TO RETAKE the presidency in November, the Democrats will need to win the Electoral College. The clearest path to do that is to win the swing states that had the closest margins in the 2016 election.
Fortunately, the Democrats have a playbook to follow from the 2018 midterm election.
There are many factors that led to Democratic victories in the crucial swing states of Michigan, Minnesota and Wisconsin in 2018, and it’s always hard to isolate any single cause. But the successful Democrats all talked about health care, with a focus on fixing the Affordable Care Act and reinforcing Medicare.
I looked at the congressional districts in Michigan, Minnesota and Wisconsin where Democratic House candidates picked up the most votes in the 2018 election relative to the 2016 presidential election. (I excluded Pennsylvania from the analysis because it drew new congressional district lines in 2018.)
Health care was the most prominent message of the Democrats who won those House seats. They focused on creating an option to buy in to Medicare, building upon the Affordable Care Act, and lowering costs of prescription drugs. Those campaign messages seemed to resonate with voters in the upper Midwestern states.
Across these three states, 12 Democratic House candidates received more votes than Hillary Clinton did in 2016 in their districts. This feat was impressive because turnout is lower in midterm elections. In these districts, there were between 35,000 and 60,000 fewer votes cast, yet these candidates got between 3,900 and 116,000 more votes than Clinton.
For example, Democrat Ron Kind in Wisconsin’s 3rd District received 187,888 votes in 2018. Hillary Clinton received 160,999 votes in 2016 in that district—even though 48,000 fewer total votes were cast in 2018 than in 2016. Kind and these other candidates were able to capture more votes than Clinton without increasing turnout, which suggests they were able to win the votes of many who had not voted for Clinton in 2016.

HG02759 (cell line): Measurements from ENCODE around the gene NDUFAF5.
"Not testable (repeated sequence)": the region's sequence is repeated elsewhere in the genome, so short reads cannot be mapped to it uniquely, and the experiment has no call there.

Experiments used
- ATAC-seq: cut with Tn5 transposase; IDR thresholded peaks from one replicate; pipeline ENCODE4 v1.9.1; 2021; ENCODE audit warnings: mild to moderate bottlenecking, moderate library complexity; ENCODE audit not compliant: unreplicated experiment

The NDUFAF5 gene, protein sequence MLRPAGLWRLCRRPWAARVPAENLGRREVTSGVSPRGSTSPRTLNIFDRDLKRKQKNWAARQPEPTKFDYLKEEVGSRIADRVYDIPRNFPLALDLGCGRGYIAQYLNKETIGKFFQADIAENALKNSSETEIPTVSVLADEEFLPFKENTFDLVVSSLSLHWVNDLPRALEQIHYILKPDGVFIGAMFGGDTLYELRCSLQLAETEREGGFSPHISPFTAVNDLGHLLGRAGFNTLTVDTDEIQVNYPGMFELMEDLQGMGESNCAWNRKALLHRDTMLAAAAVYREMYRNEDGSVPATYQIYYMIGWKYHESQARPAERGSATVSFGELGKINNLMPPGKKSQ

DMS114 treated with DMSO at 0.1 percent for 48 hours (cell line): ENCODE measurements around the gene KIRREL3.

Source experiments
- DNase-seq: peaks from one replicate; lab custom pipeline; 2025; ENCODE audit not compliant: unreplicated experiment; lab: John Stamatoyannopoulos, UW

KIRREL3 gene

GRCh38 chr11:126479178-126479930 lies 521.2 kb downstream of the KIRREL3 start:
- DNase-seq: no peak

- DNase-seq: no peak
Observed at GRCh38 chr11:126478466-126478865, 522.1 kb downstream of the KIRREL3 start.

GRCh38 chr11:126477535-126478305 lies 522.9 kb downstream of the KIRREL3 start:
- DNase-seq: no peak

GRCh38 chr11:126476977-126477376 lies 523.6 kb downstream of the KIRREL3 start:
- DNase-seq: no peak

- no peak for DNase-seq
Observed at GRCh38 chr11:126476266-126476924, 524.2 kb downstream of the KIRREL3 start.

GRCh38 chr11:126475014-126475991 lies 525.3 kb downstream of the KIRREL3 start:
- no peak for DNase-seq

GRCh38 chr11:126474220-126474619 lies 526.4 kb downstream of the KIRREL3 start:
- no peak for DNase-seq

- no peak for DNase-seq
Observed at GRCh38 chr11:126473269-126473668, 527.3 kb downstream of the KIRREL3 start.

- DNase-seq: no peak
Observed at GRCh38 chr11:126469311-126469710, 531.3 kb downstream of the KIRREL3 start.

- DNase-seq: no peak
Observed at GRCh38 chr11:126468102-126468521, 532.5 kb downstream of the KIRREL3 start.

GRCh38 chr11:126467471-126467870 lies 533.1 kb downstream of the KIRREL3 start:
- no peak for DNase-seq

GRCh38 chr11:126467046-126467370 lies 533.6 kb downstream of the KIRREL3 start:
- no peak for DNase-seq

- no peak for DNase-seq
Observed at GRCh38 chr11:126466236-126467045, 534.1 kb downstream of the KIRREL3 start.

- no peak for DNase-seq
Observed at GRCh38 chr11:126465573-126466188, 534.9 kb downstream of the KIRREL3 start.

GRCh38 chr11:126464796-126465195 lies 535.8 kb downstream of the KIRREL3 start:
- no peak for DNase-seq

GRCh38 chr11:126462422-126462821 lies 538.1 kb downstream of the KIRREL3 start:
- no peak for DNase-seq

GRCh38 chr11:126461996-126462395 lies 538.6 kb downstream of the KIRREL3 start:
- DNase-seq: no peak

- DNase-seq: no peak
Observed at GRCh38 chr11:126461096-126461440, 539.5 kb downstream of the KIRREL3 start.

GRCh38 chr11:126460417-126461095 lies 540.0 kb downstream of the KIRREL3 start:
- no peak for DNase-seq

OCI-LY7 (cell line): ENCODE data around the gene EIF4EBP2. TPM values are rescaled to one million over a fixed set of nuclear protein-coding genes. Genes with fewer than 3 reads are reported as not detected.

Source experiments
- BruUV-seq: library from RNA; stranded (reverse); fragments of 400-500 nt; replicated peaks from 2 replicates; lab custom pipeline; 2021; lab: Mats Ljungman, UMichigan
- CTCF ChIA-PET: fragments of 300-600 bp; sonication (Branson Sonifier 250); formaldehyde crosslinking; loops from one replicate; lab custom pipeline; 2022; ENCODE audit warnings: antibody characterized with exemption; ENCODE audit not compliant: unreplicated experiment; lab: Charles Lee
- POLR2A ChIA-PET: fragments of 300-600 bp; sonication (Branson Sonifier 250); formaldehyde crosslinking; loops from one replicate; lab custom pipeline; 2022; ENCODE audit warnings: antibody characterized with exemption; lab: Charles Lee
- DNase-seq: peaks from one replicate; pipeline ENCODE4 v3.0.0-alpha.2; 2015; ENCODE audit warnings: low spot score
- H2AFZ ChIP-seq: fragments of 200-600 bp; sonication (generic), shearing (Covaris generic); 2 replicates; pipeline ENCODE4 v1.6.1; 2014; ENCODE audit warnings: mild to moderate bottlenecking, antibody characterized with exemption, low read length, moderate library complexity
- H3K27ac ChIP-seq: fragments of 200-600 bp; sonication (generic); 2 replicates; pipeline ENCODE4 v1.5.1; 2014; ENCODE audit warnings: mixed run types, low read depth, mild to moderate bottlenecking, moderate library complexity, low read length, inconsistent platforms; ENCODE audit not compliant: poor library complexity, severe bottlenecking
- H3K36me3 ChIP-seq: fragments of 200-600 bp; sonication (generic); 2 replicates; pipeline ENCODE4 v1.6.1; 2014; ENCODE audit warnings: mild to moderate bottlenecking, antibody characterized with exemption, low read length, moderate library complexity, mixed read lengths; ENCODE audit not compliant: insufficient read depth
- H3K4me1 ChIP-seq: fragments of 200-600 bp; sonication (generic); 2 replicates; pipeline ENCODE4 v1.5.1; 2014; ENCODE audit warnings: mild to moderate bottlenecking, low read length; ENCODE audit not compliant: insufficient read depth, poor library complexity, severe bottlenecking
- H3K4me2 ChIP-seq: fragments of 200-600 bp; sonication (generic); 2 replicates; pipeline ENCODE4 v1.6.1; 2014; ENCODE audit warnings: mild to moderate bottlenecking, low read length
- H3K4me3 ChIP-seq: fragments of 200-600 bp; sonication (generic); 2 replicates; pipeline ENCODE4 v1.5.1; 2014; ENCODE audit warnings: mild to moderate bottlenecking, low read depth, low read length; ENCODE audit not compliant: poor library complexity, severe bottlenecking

The results in the 12 districts I examined—the 1st, 5th, 7th, 8th and 11th in Michigan; the 1st, 2nd, 3rd, 7th and 8th in Minnesota; and the 3rd and 6th in Wisconsin—may be able to offer some insight into the policy platforms that can generate stronger voter support. Ten of these 12 districts cast more votes for Trump than Clinton in 2016 and six were close enough in 2016 that the two presidential candidates were within 10 percentage points of each other. These are not solid Democratic districts.
For my analysis, I examined the campaign webpages from the morning of the election, Nov. 6, 2018. Ten of these 12 websites presented a list of issue priorities, showing how the candidates chose to present themselves to voters seeking information.
For the winners in the 12 districts, health care was a top issue. Eight of the 10 candidates’ websites listed health care first or second in their issue priorities, and the remaining two listed health care third.
This focus on health care was not limited to these districts. Among all Democratic candidates, health care was a central theme in their 2018 campaign ads.
Among these 10 Democratic candidates, seven proposed allowing those aged 55 to 65 the option to buy in to Medicare; six wrote of fixing and building upon the Affordable Care Act; six supported having a government policy to lower the cost of prescription drugs; and four expressed opposition to Republican efforts to repeal the ACA.
None of the candidates’ campaign sites mentioned “Medicare for All.” This suggests that Democratic presidential candidates should be cautious about departing from the messages and policy platforms of the 2018 midterm winners, without good reason and careful discussion.
Lynn Vavreck, a political scientist at UCLA, argued in “The Message Matters” that a presidential candidate challenging an incumbent during a strong economy must come up with an “insurgent issue” with two characteristics on which to run the campaign. First, the challenger’s position must be more popular than the president’s. Second, the president must be constrained from changing course and adopting the challenger’s position to co-opt the challenger’s advantage.
With the strength of the economy in 2020, Vavreck’s argument suggests that any Democratic nominee needs an insurgent issue to win. The 2018 outcomes make a good case that health care could be that insurgent issue.
The Democrats’ position is likely to be more popular than President Trump’s, and he is constrained by the Republican effort to repeal the ACA. The health care agendas of Democratic winners in 2018 demonstrate the kinds of policy proposals that work with voters in critical swing states.
Seth Hill is an associate professor of political science at the University of California, San Diego and studies how citizens motivate politician behavior. This commentary was distributed by the Tribune Content Agency, LLC.